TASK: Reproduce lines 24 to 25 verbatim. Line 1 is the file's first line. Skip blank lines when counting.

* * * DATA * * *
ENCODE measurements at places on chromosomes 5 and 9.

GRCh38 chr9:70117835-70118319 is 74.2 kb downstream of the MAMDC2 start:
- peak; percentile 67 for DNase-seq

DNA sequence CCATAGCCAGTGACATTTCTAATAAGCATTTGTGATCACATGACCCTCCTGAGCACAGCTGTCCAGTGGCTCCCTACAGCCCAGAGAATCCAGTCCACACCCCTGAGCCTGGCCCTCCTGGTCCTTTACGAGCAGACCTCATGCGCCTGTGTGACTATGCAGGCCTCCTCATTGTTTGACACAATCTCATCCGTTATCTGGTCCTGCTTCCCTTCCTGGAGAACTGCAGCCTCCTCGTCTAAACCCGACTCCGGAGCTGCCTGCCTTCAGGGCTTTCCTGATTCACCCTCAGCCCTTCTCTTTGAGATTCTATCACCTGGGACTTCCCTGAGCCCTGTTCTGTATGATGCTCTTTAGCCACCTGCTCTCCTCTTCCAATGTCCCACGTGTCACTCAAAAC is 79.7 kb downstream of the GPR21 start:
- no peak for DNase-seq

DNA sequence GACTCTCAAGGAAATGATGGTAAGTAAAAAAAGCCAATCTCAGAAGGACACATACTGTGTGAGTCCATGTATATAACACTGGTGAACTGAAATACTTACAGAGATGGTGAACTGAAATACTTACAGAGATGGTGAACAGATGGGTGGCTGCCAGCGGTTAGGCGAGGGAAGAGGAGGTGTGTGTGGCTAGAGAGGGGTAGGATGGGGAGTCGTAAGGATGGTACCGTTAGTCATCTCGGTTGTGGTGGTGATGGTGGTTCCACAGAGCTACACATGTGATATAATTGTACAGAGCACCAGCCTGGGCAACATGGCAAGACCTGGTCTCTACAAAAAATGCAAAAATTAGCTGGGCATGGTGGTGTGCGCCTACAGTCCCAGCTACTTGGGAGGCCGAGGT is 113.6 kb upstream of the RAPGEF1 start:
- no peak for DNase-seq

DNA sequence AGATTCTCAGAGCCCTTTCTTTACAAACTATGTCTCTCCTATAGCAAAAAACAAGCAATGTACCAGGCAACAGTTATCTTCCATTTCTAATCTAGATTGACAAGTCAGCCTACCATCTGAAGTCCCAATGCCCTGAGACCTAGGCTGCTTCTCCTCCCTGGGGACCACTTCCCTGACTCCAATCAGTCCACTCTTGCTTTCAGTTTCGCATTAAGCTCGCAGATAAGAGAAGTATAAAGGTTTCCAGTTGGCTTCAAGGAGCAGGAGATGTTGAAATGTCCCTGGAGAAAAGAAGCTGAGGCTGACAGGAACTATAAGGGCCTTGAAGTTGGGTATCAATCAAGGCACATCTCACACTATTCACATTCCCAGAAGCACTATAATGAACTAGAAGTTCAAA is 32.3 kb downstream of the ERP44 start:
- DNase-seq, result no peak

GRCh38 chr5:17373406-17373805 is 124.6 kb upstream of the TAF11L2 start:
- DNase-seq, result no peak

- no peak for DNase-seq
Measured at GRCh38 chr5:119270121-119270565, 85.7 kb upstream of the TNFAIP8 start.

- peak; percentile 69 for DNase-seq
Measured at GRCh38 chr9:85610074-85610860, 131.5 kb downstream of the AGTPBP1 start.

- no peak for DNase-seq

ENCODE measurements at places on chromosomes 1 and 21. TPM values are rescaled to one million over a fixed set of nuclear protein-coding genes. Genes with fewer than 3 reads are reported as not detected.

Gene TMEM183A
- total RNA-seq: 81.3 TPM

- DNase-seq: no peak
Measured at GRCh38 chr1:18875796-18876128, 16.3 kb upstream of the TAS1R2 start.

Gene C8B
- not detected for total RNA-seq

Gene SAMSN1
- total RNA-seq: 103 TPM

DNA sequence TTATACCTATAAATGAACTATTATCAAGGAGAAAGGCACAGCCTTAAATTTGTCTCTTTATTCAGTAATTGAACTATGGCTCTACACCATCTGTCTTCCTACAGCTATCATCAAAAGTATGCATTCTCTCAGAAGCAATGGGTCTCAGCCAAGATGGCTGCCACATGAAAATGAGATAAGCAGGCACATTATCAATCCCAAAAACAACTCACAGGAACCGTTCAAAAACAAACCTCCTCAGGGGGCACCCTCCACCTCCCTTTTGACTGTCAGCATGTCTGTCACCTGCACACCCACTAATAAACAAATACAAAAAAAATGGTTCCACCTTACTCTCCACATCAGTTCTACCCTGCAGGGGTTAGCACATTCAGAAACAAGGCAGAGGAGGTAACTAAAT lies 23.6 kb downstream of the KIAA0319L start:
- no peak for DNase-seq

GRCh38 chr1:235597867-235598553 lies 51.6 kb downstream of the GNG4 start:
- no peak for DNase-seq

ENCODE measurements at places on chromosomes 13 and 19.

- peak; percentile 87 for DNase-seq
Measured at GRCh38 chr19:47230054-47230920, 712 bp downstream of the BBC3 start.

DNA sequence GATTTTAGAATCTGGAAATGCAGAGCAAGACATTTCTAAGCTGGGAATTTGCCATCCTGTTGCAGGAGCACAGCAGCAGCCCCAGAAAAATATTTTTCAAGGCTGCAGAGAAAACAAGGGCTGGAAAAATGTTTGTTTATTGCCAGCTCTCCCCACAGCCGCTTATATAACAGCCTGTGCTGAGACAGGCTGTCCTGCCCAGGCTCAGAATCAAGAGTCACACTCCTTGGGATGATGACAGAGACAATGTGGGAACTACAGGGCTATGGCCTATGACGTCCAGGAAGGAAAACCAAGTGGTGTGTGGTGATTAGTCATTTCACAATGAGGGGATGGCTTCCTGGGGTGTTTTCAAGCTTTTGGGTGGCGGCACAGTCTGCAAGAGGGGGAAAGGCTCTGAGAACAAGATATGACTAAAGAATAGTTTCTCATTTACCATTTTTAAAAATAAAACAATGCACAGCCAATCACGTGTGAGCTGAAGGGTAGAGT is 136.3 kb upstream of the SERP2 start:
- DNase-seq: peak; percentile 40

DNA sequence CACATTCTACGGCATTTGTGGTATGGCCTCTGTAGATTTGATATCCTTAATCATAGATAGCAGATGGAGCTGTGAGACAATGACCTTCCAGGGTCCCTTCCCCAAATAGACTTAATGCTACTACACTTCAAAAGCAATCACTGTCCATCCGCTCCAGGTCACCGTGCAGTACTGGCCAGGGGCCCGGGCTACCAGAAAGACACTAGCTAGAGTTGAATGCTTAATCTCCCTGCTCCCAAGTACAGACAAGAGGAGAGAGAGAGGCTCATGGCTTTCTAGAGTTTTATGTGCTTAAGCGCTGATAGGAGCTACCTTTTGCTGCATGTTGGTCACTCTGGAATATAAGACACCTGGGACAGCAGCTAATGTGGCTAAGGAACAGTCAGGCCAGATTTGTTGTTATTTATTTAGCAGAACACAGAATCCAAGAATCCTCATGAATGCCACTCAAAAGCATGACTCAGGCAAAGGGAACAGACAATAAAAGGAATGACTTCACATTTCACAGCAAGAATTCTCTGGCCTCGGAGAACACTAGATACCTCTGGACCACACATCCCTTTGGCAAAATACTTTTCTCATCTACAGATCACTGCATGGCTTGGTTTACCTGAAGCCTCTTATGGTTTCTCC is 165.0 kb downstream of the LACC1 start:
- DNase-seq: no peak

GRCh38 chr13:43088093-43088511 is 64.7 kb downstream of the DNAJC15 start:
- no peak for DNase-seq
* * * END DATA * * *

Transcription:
Gene SAMSN1
- total RNA-seq: 103 TPM